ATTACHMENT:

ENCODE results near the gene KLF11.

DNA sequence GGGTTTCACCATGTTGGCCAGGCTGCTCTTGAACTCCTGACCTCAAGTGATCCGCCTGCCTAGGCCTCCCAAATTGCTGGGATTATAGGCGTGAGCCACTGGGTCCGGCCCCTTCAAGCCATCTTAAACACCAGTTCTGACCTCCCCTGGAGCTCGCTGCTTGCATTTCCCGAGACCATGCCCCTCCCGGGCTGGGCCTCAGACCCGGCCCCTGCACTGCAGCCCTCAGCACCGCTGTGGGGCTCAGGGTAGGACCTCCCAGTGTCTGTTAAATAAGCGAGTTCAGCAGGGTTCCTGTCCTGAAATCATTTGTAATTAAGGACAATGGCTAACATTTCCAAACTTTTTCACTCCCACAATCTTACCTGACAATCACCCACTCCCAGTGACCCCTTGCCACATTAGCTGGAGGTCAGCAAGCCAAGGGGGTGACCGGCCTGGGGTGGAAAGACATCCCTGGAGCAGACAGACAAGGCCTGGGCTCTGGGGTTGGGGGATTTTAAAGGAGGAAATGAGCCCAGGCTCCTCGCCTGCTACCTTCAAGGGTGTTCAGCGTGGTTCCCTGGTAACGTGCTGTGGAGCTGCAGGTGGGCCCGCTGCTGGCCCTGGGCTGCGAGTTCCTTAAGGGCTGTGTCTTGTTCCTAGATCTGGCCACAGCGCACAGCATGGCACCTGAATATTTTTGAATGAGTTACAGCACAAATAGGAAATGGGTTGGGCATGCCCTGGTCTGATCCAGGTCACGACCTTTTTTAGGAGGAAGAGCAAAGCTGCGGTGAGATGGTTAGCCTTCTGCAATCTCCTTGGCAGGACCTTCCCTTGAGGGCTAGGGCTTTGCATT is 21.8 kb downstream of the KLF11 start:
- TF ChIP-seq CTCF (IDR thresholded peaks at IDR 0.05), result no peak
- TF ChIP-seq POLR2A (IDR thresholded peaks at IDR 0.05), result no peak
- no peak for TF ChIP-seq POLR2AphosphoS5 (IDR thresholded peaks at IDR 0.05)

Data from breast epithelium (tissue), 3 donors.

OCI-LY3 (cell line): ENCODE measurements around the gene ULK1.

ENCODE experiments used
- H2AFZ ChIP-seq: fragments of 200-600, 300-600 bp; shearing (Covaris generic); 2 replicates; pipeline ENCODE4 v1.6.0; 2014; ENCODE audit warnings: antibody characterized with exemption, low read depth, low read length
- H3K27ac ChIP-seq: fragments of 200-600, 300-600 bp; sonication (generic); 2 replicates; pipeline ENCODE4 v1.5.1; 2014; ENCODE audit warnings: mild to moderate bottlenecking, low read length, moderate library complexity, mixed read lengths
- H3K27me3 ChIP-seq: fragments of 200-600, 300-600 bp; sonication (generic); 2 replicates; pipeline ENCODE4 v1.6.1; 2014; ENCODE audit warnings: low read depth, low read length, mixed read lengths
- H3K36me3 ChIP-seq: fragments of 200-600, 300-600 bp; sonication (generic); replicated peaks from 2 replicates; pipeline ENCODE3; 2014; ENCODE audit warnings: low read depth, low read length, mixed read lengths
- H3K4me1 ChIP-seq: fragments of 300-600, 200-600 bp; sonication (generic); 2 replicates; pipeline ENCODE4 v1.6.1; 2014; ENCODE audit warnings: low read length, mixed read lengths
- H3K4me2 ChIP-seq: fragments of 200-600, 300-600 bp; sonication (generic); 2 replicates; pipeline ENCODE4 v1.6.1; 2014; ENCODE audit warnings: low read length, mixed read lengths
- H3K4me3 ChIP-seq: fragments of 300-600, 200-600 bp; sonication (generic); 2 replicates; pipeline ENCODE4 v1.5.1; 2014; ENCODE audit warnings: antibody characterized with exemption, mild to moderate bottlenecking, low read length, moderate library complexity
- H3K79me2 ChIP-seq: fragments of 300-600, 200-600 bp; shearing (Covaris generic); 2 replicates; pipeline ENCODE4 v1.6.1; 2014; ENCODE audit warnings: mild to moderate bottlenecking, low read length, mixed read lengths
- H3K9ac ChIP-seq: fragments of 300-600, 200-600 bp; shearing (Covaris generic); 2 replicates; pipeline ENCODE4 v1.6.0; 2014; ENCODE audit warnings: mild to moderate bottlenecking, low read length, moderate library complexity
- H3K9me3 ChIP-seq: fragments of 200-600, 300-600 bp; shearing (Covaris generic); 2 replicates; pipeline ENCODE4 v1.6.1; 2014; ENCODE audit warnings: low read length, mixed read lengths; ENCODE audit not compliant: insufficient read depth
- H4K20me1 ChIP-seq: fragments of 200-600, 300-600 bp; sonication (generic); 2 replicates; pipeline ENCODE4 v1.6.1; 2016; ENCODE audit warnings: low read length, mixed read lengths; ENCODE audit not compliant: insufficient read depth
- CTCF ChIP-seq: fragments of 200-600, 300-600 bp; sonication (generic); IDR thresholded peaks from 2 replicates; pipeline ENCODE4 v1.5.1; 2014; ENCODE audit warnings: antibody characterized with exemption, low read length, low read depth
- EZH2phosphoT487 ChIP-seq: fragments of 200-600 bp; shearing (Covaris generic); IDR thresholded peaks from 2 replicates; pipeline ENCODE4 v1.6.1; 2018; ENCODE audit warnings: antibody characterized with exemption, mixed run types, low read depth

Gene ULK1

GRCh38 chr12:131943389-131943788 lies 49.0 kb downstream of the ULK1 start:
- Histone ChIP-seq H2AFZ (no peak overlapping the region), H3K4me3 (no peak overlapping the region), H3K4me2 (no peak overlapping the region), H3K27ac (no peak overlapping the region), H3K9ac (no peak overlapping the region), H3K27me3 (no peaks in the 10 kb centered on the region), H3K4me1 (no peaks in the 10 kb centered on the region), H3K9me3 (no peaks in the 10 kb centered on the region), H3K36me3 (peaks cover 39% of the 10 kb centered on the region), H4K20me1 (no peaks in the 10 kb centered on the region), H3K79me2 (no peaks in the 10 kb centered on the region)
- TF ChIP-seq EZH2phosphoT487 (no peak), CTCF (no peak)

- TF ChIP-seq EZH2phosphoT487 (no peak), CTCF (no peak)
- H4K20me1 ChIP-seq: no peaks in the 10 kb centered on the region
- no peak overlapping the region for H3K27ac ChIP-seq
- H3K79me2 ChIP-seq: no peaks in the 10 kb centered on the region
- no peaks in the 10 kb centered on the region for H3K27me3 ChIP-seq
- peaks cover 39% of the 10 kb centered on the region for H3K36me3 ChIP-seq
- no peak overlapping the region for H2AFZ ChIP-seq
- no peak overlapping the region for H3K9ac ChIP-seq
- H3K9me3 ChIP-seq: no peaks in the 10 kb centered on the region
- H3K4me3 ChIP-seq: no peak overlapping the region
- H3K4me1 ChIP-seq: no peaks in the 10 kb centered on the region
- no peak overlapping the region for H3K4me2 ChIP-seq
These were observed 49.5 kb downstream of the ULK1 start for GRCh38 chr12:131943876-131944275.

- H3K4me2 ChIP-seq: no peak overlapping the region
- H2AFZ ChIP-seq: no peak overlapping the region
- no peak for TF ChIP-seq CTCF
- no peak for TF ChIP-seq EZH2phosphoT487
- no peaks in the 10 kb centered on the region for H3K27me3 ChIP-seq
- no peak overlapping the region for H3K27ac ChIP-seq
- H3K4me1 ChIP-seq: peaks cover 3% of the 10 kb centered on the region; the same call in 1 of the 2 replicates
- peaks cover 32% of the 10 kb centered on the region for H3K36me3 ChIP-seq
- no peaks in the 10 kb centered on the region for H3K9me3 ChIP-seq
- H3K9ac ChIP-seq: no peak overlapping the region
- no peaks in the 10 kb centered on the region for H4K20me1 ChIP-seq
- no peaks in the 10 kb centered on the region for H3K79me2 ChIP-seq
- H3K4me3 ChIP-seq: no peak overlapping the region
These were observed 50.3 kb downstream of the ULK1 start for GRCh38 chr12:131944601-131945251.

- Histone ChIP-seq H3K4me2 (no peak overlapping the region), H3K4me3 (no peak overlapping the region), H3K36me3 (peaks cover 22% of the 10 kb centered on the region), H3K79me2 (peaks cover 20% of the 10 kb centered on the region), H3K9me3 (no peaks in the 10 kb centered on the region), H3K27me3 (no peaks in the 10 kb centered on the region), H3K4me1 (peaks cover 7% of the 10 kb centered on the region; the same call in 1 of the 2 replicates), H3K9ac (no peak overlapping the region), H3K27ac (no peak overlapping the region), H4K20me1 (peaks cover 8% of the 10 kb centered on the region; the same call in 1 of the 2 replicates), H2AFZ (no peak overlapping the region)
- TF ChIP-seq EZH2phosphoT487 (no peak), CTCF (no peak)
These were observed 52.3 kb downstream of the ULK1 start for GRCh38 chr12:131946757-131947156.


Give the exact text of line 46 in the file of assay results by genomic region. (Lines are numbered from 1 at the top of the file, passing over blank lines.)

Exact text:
- peaks cover 32% of the 10 kb centered on the region for H3K36me3 ChIP-seq